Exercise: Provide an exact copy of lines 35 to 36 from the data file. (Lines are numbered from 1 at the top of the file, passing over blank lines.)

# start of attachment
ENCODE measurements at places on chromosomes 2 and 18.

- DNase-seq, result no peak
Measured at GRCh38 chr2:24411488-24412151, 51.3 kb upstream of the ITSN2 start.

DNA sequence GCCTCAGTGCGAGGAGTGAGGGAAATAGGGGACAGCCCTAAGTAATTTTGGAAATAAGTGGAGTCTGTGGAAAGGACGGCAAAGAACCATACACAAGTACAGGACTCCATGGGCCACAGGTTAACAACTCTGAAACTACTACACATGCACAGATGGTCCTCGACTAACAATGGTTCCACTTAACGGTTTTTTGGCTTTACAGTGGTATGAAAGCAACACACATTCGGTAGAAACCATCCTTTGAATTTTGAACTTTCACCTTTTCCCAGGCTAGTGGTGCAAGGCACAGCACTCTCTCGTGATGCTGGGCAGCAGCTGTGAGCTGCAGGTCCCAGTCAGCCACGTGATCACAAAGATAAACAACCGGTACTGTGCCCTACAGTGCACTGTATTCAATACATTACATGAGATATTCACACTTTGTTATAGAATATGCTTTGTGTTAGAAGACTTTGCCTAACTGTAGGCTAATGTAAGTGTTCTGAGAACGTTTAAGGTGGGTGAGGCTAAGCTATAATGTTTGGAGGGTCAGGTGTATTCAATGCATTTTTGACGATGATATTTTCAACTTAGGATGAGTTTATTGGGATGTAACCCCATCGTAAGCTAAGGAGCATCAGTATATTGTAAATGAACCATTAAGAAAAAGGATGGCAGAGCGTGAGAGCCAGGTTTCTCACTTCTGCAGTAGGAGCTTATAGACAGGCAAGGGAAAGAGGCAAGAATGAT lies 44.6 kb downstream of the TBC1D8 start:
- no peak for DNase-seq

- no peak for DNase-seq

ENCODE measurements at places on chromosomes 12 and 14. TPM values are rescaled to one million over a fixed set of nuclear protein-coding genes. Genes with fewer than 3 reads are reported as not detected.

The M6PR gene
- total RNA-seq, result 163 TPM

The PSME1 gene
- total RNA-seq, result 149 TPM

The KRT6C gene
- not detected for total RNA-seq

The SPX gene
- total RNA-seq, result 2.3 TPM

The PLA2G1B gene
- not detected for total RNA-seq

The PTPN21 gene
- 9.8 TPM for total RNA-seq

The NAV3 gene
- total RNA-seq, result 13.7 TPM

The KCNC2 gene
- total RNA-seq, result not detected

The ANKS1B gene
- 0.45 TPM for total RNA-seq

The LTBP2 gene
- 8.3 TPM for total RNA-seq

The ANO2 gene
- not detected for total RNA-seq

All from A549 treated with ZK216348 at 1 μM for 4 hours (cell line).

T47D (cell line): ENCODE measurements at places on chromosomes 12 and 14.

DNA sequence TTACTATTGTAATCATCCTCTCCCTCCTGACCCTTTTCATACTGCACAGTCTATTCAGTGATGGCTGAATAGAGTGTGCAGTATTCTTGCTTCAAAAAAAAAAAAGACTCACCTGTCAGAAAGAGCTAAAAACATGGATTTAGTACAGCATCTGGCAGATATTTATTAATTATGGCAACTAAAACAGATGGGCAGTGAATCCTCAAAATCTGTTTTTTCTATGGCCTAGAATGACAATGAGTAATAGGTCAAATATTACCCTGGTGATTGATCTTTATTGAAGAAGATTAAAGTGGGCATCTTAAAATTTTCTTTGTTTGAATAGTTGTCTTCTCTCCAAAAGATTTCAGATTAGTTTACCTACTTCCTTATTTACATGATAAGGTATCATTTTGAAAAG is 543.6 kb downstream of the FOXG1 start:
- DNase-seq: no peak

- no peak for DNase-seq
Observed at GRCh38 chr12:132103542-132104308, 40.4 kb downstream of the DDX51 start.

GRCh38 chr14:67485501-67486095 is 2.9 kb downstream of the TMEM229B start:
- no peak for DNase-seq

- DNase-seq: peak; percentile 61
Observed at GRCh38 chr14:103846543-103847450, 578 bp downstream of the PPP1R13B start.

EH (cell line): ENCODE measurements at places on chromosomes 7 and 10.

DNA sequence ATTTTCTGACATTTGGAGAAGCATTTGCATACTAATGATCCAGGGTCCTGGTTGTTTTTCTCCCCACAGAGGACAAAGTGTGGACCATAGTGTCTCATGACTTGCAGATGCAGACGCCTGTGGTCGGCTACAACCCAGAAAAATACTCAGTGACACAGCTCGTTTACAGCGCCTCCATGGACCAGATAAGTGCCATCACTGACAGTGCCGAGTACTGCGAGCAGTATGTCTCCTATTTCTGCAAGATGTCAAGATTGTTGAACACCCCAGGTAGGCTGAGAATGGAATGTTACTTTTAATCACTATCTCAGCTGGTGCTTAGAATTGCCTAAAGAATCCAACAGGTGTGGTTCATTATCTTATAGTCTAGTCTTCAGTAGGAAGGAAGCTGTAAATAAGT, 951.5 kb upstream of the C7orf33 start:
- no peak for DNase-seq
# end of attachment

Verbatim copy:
Observed at GRCh38 chr12:132103542-132104308, 40.4 kb downstream of the DDX51 start.

GRCh38 chr14:67485501-67486095 is 2.9 kb downstream of the TMEM229B start: